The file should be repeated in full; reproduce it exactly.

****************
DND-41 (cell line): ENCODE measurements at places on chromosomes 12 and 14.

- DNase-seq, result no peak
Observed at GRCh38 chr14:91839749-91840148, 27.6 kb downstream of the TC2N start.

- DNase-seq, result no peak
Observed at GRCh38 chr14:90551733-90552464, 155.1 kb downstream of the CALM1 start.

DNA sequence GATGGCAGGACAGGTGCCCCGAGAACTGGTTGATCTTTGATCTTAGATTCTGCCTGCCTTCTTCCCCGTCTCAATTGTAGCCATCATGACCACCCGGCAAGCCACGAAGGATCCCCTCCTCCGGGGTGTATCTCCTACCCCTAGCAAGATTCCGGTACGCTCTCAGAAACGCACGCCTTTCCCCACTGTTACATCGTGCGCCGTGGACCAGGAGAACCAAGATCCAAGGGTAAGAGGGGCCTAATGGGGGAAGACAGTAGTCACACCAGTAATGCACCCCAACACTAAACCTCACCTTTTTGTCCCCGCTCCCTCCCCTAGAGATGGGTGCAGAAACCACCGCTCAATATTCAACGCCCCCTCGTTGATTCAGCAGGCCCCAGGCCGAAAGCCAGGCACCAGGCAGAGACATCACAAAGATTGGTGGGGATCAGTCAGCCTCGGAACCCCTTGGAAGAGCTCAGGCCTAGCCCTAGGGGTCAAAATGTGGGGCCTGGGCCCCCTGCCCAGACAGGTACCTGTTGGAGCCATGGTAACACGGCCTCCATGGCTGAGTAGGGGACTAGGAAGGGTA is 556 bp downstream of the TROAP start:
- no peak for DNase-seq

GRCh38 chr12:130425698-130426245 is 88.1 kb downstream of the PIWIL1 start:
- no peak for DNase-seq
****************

DND-41 (cell line): ENCODE measurements at places on chromosomes 12 and 14.

- DNase-seq, result no peak
Observed at GRCh38 chr14:91839749-91840148, 27.6 kb downstream of the TC2N start.

- DNase-seq, result no peak
Observed at GRCh38 chr14:90551733-90552464, 155.1 kb downstream of the CALM1 start.

DNA sequence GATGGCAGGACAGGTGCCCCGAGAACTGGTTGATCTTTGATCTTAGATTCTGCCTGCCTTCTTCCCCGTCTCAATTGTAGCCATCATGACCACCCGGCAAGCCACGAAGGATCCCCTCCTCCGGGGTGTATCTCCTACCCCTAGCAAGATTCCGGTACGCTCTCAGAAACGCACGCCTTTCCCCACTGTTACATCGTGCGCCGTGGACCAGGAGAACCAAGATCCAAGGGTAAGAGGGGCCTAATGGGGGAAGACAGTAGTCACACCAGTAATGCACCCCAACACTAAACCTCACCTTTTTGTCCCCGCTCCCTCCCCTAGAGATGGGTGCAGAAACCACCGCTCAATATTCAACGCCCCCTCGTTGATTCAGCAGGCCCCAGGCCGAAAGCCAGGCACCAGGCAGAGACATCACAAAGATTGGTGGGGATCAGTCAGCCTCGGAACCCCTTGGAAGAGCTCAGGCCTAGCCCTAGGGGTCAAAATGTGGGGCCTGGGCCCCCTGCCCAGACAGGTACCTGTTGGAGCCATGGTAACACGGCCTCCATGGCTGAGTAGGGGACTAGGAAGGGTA is 556 bp downstream of the TROAP start:
- no peak for DNase-seq

GRCh38 chr12:130425698-130426245 is 88.1 kb downstream of the PIWIL1 start:
- no peak for DNase-seq